Story, who is only a few weeks older than Javier Baez and a more consistent overall player, could maybe be had for $150 million. That would get him more money than Baez and slightly less than Marcus Semien, who went to the Rangers for $175 million. Whatever the Yankees — or any other team’s asking price — is, it will be for the best available shortstop who isn't attached to Boras.

— Best Fits: Yankees, Astros, Angels

3. Freddie Freeman

While the prevailing notion has always been that Freeman will return to Atlanta, the fact that they were unable to reach a deal before the lockout left the door slightly ajar for other teams.

But after becoming the hometown hero that brought Atlanta a long-awaited championship, one would imagine Freeman settles back in on a multi-year deal. Aside from the Yankees, there’s also not many contending teams that need a first baseman, narrowing Freeman’s list dramatically.

— Best Fits: Braves, Yankees, Brewers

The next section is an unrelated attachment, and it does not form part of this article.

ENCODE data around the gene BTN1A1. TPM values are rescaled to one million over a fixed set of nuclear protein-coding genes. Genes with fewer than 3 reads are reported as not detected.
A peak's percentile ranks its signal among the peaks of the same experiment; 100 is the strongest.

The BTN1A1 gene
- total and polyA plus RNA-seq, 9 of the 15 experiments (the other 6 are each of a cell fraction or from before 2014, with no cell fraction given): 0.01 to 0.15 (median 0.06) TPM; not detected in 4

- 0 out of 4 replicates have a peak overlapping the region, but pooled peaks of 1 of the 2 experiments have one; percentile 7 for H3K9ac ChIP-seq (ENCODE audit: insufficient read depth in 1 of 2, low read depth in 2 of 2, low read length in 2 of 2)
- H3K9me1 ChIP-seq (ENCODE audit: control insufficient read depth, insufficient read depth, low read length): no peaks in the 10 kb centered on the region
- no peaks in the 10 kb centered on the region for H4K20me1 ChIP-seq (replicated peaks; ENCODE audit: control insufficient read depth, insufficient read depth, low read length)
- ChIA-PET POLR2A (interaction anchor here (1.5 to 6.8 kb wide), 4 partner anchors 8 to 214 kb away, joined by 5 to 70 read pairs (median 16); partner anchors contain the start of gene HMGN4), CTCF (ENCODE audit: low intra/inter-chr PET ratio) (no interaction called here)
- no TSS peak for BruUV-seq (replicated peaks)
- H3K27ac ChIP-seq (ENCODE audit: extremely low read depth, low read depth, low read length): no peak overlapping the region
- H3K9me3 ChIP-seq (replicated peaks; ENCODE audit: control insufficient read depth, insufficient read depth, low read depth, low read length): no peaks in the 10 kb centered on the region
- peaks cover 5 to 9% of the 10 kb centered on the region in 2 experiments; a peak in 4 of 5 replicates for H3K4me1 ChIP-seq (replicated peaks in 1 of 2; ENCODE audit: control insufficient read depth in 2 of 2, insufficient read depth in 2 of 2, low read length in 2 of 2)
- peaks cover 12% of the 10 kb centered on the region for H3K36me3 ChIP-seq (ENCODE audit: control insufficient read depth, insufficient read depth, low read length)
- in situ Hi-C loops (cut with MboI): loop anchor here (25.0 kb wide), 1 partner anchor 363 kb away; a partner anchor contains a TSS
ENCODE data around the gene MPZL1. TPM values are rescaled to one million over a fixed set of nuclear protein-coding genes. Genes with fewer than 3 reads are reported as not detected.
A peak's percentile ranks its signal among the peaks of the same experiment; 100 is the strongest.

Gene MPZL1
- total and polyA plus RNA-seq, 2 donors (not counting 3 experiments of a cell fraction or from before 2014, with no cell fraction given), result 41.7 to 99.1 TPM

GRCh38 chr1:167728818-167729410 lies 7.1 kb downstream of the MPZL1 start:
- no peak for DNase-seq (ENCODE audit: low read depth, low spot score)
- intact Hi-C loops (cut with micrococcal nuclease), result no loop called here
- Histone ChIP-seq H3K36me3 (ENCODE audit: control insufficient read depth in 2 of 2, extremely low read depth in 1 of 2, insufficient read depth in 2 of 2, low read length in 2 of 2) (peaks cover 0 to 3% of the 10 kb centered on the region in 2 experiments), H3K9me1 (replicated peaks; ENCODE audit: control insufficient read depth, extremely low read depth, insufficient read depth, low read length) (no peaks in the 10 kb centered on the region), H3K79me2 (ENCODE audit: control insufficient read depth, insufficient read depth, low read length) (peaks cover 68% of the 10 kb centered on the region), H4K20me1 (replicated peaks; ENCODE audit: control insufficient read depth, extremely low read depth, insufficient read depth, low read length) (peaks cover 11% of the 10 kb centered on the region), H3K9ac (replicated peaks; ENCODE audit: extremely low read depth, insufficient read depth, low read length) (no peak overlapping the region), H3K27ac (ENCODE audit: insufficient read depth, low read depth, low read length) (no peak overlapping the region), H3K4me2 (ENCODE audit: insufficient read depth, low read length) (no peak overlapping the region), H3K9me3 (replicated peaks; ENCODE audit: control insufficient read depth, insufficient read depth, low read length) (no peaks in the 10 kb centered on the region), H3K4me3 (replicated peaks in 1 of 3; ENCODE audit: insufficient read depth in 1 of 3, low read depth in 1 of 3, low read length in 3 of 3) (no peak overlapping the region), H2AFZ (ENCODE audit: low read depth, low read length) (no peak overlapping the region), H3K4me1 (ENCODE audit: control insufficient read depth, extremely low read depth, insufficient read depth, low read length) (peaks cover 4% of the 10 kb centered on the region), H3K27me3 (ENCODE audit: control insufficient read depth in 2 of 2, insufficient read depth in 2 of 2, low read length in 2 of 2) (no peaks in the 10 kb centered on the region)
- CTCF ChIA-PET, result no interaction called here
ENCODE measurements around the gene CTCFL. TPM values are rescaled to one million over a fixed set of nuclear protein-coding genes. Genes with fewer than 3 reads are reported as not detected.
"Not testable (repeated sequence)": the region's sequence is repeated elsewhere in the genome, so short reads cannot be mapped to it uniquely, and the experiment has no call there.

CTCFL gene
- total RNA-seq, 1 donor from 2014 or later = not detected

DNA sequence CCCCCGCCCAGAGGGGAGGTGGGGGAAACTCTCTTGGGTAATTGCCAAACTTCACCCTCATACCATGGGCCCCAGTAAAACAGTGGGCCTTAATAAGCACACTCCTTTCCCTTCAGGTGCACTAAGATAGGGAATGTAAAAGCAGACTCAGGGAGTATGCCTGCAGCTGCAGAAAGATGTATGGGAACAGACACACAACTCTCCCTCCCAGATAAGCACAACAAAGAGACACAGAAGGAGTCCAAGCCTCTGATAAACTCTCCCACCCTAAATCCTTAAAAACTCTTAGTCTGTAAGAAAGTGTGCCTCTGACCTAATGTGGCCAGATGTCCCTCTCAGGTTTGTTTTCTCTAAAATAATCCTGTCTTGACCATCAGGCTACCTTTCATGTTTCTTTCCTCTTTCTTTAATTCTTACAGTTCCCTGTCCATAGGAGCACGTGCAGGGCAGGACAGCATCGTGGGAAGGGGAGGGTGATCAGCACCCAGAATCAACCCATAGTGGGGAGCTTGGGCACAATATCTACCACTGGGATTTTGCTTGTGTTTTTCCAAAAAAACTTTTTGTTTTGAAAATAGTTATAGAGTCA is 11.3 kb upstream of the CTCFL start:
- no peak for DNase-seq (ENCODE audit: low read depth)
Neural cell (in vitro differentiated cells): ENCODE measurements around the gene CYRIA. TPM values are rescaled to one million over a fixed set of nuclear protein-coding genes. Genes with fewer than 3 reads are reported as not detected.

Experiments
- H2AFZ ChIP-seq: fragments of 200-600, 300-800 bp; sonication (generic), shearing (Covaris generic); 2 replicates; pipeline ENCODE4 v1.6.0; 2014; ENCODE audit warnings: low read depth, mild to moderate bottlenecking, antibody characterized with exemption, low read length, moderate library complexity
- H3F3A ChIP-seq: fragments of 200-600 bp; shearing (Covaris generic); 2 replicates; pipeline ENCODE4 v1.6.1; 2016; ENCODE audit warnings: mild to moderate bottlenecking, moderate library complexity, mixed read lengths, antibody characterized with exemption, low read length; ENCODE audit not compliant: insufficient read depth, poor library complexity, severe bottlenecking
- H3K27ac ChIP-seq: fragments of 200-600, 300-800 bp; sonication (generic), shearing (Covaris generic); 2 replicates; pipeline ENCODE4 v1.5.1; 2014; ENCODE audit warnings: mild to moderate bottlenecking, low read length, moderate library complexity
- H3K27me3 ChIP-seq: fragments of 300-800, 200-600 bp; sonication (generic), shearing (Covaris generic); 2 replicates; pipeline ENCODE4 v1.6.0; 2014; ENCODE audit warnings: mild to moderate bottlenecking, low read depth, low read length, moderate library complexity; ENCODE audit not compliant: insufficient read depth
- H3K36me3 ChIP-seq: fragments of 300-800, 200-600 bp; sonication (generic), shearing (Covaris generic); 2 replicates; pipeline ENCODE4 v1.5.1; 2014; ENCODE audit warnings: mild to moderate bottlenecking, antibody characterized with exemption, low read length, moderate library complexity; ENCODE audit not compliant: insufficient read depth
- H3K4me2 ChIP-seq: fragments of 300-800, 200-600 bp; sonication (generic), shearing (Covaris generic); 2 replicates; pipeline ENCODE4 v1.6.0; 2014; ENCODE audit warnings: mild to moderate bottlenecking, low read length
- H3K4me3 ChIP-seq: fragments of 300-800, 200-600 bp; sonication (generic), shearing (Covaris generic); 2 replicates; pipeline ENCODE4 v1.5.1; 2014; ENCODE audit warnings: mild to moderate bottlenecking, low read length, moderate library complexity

2. Kris Bryant

A player with a career on-base percentage above .375 and slugging percentage north of .500 that can play multiple positions is basically ideal in modern baseball.

That’s exactly what Bryant is, and while every team would want him, it’s the cash-throwing teams in postseason competition that will rise to the top. The Mets fit that bill, but they’ve already added three position players this offseason and have Robinson Cano likely taking over the designated hitter spot.

— Best Fits: Mariners, Blue Jays, Mets

1. Carlos Correa

This is a guy who knows he’s the best option out there. Hence the Boras representation.

Correa to the Tigers almost makes too much sense. He’d get a chance to play for his old manager A.J. Hinch and team up with Baez, his former World Baseball Classic teammate, to form one of the flashiest infields in league history.

Detroit has also shown a willingness to pay the soaring price of admission for entry in the contenders’ club.

— Best Fits: Tigers, Marlins, Angels